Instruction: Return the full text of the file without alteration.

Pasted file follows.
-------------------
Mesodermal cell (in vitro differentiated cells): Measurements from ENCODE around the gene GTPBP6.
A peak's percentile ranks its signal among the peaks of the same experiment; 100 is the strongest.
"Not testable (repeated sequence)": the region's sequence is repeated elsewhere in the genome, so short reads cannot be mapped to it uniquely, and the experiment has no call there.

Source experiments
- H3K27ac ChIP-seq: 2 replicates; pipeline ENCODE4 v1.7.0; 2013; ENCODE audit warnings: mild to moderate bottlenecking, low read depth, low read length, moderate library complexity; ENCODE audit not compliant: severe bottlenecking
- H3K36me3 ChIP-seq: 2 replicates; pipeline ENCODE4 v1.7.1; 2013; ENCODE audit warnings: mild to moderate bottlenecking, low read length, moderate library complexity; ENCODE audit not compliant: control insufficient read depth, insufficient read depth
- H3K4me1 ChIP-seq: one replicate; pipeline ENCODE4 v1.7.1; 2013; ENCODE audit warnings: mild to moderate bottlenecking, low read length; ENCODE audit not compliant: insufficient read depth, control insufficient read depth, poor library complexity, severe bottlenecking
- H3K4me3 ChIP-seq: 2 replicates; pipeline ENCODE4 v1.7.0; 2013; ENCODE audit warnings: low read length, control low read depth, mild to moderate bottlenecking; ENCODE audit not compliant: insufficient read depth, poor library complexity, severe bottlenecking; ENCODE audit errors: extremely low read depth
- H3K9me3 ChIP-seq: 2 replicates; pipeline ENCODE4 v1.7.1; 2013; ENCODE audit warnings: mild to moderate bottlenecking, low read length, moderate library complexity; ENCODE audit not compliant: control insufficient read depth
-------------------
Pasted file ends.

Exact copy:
Mesodermal cell (in vitro differentiated cells): Measurements from ENCODE around the gene GTPBP6.
A peak's percentile ranks its signal among the peaks of the same experiment; 100 is the strongest.
"Not testable (repeated sequence)": the region's sequence is repeated elsewhere in the genome, so short reads cannot be mapped to it uniquely, and the experiment has no call there.

Source experiments
- H3K27ac ChIP-seq: 2 replicates; pipeline ENCODE4 v1.7.0; 2013; ENCODE audit warnings: mild to moderate bottlenecking, low read depth, low read length, moderate library complexity; ENCODE audit not compliant: severe bottlenecking
- H3K36me3 ChIP-seq: 2 replicates; pipeline ENCODE4 v1.7.1; 2013; ENCODE audit warnings: mild to moderate bottlenecking, low read length, moderate library complexity; ENCODE audit not compliant: control insufficient read depth, insufficient read depth
- H3K4me1 ChIP-seq: one replicate; pipeline ENCODE4 v1.7.1; 2013; ENCODE audit warnings: mild to moderate bottlenecking, low read length; ENCODE audit not compliant: insufficient read depth, control insufficient read depth, poor library complexity, severe bottlenecking
- H3K4me3 ChIP-seq: 2 replicates; pipeline ENCODE4 v1.7.0; 2013; ENCODE audit warnings: low read length, control low read depth, mild to moderate bottlenecking; ENCODE audit not compliant: insufficient read depth, poor library complexity, severe bottlenecking; ENCODE audit errors: extremely low read depth
- H3K9me3 ChIP-seq: 2 replicates; pipeline ENCODE4 v1.7.1; 2013; ENCODE audit warnings: mild to moderate bottlenecking, low read length, moderate library complexity; ENCODE audit not compliant: control insufficient read depth